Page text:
1
$\begingroup$

Suppose I have an array of n values I want to apply nested for-loops over to an arbitrary depth m.

const array = [1, 2, 3];

// 2-depth for-loop
for (const i of array) {
  for (const j of array) {
    // do the thing
  }
}

// 3-depth for-loop
for (const i of array) {
  for (const j of array) {
    for (const k of array) {
      // do the thing
    }
  }
}

The obvious solution is to use recursion. In JavaScript/TypeScript, a generator lends itself well here. For an example problem, let's calculate the probability distribution of the sum of rolling m 6-sided dice.

type Reducer<T, TResult> = (current: T, accumulator?: TResult) => TResult;

function* nestForLoopRecursive<T, TResult>(
  array: T[],
  depth: number,
  reduce: Reducer<T, TResult>
): Generator<TResult> {
  for (const value of array) {
    if (depth === 1) {
      yield reduce(value);
    } else {
      for (const next of nestForLoopRecursive(array, depth - 1, reduce)) {
        yield reduce(value, next);
      }
    }
  }
}

function reduceSum(current: number, prev = 0): number {
  return current + prev;
}

const pips = [1, 2, 3, 4, 5, 6];

interface RollDistribution {
  [key: number]: number;
}

function rollMDice(m: number): RollDistribution {
  const results: RollDistribution = {};

  for (const result of nestForLoopRecursive(pips, m, reduceSum)) {
    results[result] = results[result] !== undefined ? results[result] + 1 : 1;
  }

  return results;
}

for (let m = 1; m <= 3; m++) {
  console.log(`Rolling ${m} ${m === 1 ? 'die' : 'dice'}`);
  console.log(rollMDice(m));
  console.log();
}

Output

Rolling 1 die
{ '1': 1, '2': 1, '3': 1, '4': 1, '5': 1, '6': 1 }

Rolling 2 dice
{
  '2': 1,
  '3': 2,
  '4': 3,
  '5': 4,
  '6': 5,
  '7': 6,
  '8': 5,
  '9': 4,
  '10': 3,
  '11': 2,
  '12': 1
}

Rolling 3 dice
{
  '3': 1,
  '4': 3,
  '5': 6,
  '6': 10,
  '7': 15,
  '8': 21,
  '9': 25,
  '10': 27,
  '11': 27,
  '12': 25,
  '13': 21,
  '14': 15,
  '15': 10,
  '16': 6,
  '17': 3,
  '18': 1
}

My understanding is that any recursive function can be rewritten iteratively, though it usually requires some augmentation. (For example, an in-order traversal of a binary tree can be done iteratively if you augment each node with two bits and a parent pointer.)

How can I rewrite nestForLoopRecursive() without using a stack or any other recursive data structure? In particular, is it possible to do this in at most O(n lg(m)) space?

Here's a CodeSandbox with everything needed written in TypeScript. The code yet to be written starts at line 16. Feel free to answer using whatever language you choose, though, including pseudocode.

$\endgroup$
  • $\begingroup$ It is actually not the case that any recursive function can be re-written iteratively. Perhaps the most famous example is the Ackermann function. $\endgroup$ – Matt Werenski Jun 14 at 1:22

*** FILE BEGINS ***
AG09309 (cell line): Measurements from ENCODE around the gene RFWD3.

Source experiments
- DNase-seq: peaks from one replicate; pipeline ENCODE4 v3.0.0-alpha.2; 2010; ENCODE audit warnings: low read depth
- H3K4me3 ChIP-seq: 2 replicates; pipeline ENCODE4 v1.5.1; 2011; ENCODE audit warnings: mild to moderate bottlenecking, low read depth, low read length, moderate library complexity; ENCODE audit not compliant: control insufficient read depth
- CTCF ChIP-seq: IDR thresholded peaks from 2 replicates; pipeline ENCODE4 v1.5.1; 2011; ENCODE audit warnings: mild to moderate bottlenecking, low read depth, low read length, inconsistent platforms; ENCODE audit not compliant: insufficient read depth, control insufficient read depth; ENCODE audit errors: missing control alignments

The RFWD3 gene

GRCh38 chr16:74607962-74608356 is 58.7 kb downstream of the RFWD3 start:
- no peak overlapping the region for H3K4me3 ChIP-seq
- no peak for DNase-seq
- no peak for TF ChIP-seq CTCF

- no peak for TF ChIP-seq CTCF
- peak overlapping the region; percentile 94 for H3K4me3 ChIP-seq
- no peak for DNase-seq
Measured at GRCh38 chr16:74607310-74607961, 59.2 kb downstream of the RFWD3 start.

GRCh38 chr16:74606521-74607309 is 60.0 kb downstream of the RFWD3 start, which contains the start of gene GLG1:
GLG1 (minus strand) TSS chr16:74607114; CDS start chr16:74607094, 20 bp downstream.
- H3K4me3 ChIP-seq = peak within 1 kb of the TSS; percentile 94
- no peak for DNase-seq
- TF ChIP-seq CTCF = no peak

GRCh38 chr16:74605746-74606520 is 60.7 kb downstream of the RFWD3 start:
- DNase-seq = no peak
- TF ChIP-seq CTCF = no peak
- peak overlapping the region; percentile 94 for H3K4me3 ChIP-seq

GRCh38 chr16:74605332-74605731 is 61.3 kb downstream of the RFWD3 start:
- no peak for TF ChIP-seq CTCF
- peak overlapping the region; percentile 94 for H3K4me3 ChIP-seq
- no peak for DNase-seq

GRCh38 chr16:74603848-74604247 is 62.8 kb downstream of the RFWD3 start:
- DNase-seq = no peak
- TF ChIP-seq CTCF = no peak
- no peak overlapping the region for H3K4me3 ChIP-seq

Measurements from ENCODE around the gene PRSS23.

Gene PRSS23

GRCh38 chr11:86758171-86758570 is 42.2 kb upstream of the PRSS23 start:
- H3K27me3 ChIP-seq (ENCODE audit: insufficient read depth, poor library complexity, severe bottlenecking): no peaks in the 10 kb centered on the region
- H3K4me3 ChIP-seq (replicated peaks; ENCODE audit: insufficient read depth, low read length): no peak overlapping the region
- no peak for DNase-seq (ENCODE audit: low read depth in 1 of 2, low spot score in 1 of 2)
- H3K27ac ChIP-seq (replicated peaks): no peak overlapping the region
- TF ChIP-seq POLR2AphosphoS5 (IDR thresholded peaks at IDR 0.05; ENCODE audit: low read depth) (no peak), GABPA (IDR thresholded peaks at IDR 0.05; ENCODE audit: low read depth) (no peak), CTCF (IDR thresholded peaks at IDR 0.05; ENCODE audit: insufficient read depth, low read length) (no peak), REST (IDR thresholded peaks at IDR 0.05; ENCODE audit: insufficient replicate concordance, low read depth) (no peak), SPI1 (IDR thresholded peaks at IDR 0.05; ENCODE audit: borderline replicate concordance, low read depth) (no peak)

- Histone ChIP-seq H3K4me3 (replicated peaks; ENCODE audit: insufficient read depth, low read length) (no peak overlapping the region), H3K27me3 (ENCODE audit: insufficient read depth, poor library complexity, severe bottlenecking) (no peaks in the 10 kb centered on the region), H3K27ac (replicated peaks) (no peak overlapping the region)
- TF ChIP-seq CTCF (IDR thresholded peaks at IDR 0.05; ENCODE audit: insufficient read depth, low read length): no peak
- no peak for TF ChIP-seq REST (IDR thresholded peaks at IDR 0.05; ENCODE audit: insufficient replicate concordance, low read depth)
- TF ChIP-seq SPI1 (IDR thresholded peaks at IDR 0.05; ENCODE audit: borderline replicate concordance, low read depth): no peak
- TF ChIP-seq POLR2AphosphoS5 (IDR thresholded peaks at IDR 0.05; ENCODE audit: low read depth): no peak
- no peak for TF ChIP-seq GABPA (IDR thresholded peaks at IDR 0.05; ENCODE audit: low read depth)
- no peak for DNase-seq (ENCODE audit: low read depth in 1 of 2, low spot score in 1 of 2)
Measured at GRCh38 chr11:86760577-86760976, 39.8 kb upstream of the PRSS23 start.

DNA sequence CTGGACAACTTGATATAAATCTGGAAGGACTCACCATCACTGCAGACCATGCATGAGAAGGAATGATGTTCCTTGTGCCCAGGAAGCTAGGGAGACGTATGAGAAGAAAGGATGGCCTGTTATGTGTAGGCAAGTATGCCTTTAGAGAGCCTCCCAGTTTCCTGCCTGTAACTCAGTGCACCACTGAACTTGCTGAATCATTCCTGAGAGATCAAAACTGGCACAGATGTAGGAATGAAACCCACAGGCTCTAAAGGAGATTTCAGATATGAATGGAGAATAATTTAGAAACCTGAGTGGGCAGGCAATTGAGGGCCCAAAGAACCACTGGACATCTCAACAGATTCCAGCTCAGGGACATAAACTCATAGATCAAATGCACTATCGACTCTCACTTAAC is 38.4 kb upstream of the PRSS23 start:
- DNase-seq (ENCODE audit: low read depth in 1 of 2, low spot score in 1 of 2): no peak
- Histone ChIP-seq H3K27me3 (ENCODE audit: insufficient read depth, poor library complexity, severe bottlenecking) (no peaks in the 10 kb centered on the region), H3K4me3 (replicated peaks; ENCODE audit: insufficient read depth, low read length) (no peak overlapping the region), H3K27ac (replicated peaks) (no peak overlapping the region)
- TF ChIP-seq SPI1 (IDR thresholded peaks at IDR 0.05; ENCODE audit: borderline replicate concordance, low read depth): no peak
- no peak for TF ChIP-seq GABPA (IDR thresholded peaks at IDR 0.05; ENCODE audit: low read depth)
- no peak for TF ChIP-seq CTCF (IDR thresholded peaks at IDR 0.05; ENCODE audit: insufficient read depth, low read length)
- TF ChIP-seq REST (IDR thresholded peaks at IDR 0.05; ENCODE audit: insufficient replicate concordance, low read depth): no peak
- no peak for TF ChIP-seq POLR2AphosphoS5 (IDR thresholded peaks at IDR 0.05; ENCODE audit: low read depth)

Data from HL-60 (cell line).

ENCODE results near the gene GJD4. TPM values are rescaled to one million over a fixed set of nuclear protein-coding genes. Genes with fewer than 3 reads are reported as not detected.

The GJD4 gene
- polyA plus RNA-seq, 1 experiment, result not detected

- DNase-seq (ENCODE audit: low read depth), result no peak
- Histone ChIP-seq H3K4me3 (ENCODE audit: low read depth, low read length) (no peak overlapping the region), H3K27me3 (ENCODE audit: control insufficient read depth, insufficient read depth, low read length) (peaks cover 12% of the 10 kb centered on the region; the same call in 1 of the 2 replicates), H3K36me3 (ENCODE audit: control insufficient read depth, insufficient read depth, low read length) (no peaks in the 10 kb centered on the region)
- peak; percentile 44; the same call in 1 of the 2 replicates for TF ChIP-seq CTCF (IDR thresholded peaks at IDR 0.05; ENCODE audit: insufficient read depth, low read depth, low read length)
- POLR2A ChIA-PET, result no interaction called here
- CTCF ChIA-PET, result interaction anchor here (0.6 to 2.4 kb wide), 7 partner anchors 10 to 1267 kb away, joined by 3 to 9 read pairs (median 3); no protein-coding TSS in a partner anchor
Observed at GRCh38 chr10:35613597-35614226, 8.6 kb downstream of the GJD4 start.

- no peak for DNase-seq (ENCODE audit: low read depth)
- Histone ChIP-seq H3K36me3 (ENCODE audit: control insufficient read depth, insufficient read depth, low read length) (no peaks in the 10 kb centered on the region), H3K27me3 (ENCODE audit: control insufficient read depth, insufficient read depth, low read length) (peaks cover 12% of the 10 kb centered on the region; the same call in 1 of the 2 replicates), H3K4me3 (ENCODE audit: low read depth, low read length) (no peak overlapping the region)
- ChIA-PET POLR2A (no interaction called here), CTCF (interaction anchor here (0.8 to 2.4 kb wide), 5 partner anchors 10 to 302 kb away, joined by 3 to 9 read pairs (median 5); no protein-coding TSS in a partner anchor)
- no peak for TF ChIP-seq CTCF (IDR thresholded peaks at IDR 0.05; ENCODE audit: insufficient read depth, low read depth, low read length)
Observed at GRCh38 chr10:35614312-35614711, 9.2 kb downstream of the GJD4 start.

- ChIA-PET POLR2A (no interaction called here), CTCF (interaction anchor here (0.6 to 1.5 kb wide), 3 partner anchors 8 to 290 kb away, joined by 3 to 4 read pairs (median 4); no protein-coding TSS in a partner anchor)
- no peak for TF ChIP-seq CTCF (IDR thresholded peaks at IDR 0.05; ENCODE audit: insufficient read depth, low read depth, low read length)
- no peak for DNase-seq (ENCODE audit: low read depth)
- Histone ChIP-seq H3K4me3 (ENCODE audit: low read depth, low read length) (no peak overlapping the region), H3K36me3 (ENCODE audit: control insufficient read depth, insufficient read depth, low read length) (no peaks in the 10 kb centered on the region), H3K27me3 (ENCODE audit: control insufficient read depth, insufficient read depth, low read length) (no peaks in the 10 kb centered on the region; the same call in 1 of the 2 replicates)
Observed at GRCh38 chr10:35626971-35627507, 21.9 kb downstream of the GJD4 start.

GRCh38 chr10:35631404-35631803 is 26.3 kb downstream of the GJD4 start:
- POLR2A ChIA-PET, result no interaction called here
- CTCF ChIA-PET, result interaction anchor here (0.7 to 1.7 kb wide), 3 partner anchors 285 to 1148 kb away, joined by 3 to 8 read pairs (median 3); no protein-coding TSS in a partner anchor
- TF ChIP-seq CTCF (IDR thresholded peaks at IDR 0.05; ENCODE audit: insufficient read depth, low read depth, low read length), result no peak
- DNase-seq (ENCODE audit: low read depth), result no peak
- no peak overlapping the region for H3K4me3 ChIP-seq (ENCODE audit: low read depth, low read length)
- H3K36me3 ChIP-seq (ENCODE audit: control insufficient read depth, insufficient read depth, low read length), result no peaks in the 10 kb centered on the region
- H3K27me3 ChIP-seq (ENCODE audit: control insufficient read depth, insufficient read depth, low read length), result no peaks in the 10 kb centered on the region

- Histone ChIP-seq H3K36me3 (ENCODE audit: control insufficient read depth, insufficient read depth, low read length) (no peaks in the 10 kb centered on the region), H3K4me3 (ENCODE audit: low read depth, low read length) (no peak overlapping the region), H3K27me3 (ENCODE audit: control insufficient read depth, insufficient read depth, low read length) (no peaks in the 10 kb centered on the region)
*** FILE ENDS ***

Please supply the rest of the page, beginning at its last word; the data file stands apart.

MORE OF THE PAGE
• 1
    $\begingroup$ @Matt What do you define as "iteratively"? It's certainly possible to write the Ackermann function "iteratively" if you are allowed to use a stack! $\endgroup$ – Aaron Rotenberg Jun 14 at 2:54
1
$\begingroup$

It is impossible to do this in $O(n \log m)$ space, by a counting argument. Fix $n = 2$ and consider the number of iterations for which the program must execute. There are $m$ nested loops, each with $2$ indices, so the inner statement executes exactly $2^m$ times and then the iteration terminates. But the configuration space of the program only has $2^{O(\log m)} = \operatorname{poly}(m)$ possible states. So as $m \rightarrow \infty$, by the pigeonhole principle some state must be visited twice during the iteration, which is impossible because it would result in an infinite loop.

On the other hand, you can easily do this in $O(\log(n^m)) = O(m \log n)$ space. (Note that this is reversed from what you wrote!) All you have to do is count in base $n$. That is, keep an array of integers of size $\log n$ and treat them as the base $n$ digits of a single number that you are incrementing. Or you can use an arbitrary precision integer data type and use division and modulo operators to extract the base $n$ digits. Either way, this is trivially equivalent to using a stack, but maybe it feels less "recursive" to you.

| cite | improve this answer | |
$\endgroup$
  • $\begingroup$ Yeah, I realized this a couple minutes before you answered, though I came at it from a different angle (I think--your answer was a bit more rigorous than I could follow): the index into the array at each depth is an independent variable, thus there is no way to calculate one based on the others. All independent variables must be tracked separately, requiring O(m lg(n)) space. Also, it's good to know not all recursive functions can be done iteratively! $\endgroup$ – dx_over_dt Jun 17 at 15:05
  • $\begingroup$ @dx_over_dt That is a reasonable intuitive explanation, and it might be possible to make it rigorous. It is worth taking the time to understand my counting argument proof too though, since similar arguments that apply the pigeonhole principle to the state space of a program can be used in many other situations. For example, this is the idea behind the pumping lemma for regular languages. $\endgroup$ – Aaron Rotenberg Jun 18 at 5:15

Your Answer

By clicking “Post Your Answer”, you agree to our terms of service, privacy policy and cookie policy

Not the answer you're looking for? Browse other questions tagged or ask your own question.